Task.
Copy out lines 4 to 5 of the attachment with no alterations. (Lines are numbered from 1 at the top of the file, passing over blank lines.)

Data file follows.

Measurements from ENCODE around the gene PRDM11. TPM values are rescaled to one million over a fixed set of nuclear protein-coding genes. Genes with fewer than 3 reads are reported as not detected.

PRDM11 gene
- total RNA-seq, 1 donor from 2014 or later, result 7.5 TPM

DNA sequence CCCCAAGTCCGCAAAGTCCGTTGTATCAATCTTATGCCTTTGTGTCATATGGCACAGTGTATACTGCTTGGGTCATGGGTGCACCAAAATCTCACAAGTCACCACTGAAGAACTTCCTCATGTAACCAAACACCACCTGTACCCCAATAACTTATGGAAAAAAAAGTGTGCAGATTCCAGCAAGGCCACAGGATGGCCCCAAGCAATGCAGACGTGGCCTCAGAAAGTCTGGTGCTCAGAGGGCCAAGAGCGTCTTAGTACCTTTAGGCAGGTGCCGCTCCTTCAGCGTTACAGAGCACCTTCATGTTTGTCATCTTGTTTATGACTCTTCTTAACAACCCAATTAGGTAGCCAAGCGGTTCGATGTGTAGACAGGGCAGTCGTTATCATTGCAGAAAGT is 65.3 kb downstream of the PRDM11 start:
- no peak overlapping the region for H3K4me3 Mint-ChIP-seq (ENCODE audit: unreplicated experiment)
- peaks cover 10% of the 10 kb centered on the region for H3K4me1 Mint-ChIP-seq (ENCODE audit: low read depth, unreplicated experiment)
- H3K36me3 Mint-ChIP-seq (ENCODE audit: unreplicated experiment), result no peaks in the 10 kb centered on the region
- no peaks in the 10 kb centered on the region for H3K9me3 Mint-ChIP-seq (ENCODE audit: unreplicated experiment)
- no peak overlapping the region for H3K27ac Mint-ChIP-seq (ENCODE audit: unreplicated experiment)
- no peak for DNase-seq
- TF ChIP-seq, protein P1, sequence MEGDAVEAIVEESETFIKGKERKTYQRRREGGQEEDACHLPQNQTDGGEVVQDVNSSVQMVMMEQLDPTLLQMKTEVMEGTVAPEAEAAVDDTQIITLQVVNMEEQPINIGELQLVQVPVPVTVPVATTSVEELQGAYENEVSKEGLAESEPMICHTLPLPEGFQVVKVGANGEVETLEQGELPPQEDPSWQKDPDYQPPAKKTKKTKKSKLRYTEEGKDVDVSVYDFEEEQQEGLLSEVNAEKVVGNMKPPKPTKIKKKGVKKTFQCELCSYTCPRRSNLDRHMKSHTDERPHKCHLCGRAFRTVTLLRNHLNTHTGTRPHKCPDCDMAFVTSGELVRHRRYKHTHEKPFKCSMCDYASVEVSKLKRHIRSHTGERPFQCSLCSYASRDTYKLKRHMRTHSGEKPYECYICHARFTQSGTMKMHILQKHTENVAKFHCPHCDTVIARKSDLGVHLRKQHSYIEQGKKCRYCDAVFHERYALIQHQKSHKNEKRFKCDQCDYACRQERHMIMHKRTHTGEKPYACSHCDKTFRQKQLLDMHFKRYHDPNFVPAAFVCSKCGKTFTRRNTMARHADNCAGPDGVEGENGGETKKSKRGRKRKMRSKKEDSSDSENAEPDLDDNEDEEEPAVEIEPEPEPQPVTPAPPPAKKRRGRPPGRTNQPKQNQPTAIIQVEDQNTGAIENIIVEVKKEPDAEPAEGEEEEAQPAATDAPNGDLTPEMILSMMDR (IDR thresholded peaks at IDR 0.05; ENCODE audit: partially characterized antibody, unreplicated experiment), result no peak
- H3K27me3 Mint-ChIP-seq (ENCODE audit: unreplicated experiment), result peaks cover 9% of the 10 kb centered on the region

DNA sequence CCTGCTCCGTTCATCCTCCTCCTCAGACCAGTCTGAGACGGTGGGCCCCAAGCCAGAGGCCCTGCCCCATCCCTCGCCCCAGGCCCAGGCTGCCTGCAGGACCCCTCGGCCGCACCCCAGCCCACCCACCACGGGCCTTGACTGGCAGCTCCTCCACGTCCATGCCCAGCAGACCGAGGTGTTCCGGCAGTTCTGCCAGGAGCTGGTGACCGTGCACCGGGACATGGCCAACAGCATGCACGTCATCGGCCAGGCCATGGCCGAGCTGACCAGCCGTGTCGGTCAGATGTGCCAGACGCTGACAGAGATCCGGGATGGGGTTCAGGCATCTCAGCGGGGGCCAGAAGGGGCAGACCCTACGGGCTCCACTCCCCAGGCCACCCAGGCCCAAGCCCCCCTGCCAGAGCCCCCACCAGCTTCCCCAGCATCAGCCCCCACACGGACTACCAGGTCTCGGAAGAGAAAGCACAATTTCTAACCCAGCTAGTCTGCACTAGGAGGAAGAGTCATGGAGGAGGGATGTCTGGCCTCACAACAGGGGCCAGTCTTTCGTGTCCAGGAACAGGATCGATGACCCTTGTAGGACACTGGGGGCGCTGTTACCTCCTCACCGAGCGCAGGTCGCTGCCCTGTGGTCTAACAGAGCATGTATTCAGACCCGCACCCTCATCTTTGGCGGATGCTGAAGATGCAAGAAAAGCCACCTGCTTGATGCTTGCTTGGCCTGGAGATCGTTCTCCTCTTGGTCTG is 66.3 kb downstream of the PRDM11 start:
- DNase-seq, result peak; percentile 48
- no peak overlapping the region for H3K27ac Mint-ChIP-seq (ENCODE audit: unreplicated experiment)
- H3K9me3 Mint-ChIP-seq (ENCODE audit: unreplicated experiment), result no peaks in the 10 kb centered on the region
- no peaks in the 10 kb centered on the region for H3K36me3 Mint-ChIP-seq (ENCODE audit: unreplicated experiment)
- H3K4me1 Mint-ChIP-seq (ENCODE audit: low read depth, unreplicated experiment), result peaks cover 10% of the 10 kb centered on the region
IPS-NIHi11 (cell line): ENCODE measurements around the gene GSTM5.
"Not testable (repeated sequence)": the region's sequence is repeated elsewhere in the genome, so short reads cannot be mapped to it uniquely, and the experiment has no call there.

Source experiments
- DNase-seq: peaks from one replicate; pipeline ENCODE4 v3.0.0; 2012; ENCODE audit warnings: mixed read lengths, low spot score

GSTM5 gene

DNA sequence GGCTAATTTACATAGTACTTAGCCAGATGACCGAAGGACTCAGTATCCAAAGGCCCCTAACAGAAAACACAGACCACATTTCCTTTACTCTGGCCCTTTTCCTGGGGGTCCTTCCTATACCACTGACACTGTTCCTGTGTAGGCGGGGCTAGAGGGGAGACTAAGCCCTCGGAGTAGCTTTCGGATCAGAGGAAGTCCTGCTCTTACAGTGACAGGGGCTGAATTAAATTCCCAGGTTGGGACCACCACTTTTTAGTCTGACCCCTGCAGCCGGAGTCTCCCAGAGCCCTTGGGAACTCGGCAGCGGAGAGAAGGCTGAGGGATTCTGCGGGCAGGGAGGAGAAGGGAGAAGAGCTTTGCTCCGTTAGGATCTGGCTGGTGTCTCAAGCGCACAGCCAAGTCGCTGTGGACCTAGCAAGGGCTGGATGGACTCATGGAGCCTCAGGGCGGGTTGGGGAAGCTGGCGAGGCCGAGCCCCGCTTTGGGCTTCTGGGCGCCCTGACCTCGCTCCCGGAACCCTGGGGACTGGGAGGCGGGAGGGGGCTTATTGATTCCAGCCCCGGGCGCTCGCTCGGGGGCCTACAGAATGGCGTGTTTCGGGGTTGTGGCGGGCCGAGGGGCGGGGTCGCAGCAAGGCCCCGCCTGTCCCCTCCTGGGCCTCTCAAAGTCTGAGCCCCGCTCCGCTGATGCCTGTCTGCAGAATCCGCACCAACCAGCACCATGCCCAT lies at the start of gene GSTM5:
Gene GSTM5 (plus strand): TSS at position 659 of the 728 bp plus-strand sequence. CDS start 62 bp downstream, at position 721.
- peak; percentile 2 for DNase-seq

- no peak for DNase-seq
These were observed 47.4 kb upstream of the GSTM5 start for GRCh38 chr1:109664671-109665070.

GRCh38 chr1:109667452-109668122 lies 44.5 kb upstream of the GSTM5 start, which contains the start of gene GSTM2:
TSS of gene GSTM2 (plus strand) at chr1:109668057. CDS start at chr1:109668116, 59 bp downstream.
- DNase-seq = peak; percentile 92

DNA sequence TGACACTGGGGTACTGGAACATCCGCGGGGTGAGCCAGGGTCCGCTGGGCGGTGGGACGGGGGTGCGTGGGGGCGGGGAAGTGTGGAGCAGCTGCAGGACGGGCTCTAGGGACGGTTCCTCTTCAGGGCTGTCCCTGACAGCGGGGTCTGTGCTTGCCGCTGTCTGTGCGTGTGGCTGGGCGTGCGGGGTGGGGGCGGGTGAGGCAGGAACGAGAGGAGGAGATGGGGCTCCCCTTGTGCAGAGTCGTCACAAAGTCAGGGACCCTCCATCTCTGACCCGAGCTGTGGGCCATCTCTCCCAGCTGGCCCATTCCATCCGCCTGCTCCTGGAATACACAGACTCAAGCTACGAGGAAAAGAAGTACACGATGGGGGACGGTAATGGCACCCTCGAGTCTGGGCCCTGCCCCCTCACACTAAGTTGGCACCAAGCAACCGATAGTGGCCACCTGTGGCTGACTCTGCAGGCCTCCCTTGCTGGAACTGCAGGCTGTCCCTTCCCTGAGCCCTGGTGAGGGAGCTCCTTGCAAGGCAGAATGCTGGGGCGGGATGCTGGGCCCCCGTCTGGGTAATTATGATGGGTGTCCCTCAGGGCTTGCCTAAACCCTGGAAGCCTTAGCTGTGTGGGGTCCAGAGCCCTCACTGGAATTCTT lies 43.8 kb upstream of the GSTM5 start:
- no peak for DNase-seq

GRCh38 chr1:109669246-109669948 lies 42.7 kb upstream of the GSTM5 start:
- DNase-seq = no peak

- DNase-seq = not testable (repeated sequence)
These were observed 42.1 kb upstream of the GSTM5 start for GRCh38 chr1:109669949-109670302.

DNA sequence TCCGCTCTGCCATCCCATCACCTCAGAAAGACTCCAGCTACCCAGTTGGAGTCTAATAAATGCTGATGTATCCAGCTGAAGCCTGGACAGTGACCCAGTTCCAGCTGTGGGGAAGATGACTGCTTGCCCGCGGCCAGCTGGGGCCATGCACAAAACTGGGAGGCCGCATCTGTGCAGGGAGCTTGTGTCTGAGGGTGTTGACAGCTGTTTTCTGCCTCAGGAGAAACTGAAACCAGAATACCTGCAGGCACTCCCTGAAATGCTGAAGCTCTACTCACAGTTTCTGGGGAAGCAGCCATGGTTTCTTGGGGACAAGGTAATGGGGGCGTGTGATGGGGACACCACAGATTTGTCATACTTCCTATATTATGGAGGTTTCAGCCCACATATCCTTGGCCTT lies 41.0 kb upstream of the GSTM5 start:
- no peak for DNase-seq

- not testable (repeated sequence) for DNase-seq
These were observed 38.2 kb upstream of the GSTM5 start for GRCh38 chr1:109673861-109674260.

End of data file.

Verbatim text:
DNA sequence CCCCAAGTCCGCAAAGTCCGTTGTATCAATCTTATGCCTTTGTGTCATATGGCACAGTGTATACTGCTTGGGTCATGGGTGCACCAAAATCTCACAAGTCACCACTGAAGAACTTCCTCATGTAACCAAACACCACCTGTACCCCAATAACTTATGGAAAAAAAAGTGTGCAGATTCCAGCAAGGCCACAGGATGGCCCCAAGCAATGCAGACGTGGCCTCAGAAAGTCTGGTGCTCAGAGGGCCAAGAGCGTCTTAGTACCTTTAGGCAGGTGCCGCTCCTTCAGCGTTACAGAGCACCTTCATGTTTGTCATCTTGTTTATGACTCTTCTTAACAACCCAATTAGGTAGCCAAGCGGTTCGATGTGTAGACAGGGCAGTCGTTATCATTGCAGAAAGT is 65.3 kb downstream of the PRDM11 start:
- no peak overlapping the region for H3K4me3 Mint-ChIP-seq (ENCODE audit: unreplicated experiment)